If you have not heard of job title inflation, it is the practice companies use to elevate the title of a job to make it sound more appealing and important. In this tight labor market, this trend of job inflation has resulted in over a 48% increase in senior-sounding jobs titles that include words like “Lead” or “Manager” in the U.S. over the last year. But does it help or hurt either a company or job seeker?

How It Helps

Companies are using this growing trend to attract more potential hires into their workforce or to keep the ones they already have by offering them a more important sounding job title. For example, by adding the word “Senior” to the job title of a mid-level or junior Software Engineer job, the company hopes to attract a larger pool of applicants to choose from. It also allows a company to stretch their budgets farther because in many cases, they are not assigning the responsibilities or paying the salaries usually associated with the title of the job.

Companies realize that today’s Gen Zers expect a promotion or advancement every 12 to 18 months. So by offering them a more important sounding job, they can keep them in the company longer. Otherwise, they will start looking for a job elsewhere.

How It Hurts

However according to the firm Data People, the downside for a company inflating job titles is that if not done correctly, it can actually lead to a 39% decrease of applicants for the job – especially when it comes to including the words like “Senior”, “Manager”, “Head of”, etc. in the job title. Applicants might shy away from applying for a job listed with an inflated title thinking they don’t have the experience or training for a position at that level, when in fact if they read deeper into the job posting, they might meet all of the requirements to be qualified for the job.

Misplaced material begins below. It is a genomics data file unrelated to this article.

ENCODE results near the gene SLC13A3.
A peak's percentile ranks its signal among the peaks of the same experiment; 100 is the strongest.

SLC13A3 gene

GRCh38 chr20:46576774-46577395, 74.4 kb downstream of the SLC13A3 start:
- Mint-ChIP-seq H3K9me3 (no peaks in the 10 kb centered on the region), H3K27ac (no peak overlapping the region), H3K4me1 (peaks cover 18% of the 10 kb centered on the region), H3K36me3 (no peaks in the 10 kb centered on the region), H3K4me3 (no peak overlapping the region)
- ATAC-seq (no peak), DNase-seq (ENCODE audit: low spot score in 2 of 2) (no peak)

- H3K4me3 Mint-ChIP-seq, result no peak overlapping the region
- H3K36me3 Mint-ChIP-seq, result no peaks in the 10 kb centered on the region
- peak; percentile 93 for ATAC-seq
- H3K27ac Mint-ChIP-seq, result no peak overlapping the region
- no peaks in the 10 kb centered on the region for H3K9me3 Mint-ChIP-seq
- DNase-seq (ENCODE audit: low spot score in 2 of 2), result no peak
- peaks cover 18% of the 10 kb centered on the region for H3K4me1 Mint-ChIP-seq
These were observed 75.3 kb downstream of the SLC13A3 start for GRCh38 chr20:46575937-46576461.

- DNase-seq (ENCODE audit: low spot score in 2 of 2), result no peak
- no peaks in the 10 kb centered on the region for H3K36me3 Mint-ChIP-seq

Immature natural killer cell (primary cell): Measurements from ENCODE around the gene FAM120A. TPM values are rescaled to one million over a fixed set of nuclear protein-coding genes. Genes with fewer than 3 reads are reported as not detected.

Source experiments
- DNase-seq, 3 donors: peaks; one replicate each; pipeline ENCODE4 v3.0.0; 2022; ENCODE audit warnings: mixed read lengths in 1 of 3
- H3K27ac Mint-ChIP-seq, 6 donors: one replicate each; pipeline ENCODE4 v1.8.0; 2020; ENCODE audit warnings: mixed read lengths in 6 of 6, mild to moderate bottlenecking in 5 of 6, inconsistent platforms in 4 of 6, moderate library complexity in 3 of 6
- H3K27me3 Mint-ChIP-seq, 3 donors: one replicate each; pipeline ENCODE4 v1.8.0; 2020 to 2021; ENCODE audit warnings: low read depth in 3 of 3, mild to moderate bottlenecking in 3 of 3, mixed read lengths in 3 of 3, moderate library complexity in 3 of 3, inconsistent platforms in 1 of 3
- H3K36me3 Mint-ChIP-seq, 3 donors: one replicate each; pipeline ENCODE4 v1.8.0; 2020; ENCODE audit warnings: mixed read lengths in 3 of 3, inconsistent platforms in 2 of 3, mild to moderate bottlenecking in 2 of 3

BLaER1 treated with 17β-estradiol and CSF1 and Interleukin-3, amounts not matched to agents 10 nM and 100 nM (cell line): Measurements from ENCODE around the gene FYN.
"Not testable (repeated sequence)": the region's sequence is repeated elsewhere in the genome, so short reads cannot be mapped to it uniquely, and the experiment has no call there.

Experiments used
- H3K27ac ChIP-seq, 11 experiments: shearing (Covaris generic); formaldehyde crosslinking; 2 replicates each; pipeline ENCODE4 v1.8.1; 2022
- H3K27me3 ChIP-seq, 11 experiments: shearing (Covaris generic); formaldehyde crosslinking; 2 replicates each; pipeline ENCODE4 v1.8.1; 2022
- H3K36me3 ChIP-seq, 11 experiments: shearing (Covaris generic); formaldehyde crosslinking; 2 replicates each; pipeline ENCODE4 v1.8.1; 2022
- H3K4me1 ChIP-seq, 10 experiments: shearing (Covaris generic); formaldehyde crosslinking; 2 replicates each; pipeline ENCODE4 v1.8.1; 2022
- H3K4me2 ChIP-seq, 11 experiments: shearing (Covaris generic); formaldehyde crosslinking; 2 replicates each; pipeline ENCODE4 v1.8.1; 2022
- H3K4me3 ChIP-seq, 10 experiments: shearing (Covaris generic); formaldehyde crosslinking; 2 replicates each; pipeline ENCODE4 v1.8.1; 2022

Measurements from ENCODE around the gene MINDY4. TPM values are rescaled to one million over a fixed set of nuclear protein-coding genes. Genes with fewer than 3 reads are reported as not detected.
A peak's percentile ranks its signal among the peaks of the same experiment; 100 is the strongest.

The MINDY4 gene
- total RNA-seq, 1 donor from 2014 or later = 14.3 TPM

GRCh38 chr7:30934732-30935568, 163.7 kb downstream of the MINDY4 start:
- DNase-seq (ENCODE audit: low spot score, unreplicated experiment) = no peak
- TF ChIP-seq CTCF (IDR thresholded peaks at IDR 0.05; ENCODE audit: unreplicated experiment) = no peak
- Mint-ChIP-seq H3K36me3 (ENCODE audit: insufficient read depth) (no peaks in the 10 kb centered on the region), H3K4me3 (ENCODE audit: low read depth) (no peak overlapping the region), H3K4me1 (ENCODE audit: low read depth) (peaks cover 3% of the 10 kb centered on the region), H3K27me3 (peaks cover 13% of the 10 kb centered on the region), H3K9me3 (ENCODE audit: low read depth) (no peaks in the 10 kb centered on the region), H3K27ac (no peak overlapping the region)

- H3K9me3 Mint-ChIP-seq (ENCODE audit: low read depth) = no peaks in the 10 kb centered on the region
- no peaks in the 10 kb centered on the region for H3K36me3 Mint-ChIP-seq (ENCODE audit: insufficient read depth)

The other way it hurts a company to inflate job titles is the job might not show up in job searches because the job seeker is not including the correct title in their job search criteria. And even if they find the job, if they do not include the applicable keywords for that job title in their application, the ATS software that was programmed to look for those words might overlook their application and they don’t make it to the short list of applicants.

Another way it hurts both the company and the person in that job is the new hire many have been hired into a position they are not qualified to fill. In the end this can lead to confusion, miscommunication, inefficiency and a dissatisfaction between the job they thought they were hired for verses the job they are actually doing.

It can also cause dissatisfaction with employees who are actually working in the higher graded position that are doing that higher level job when mixed with people having the same level job title, but not the higher level responsibilities that goes with the position. This can lead to lower morale and eventually a higher turnover rate among the higher graded employees that have been with the company for a longer time.

Job Title Inflation

While job title inflating might sound like a good thing for a company to do, it really isn’t for the reasons stated above. Authenticity in hiring is still the best practice – even if it results in a smaller pool of applicants. Sometimes smaller is better.

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Kness retired in November 2007 as a Senior Noncommissioned Officer after serving 36 years of service with the Minnesota Army National Guard of which 32 of those years were in a full-time status along with being a traditional guardsman. Kness takes pride in being able to still help veterans, military members, and families as they struggle through veteran and dependent education issues.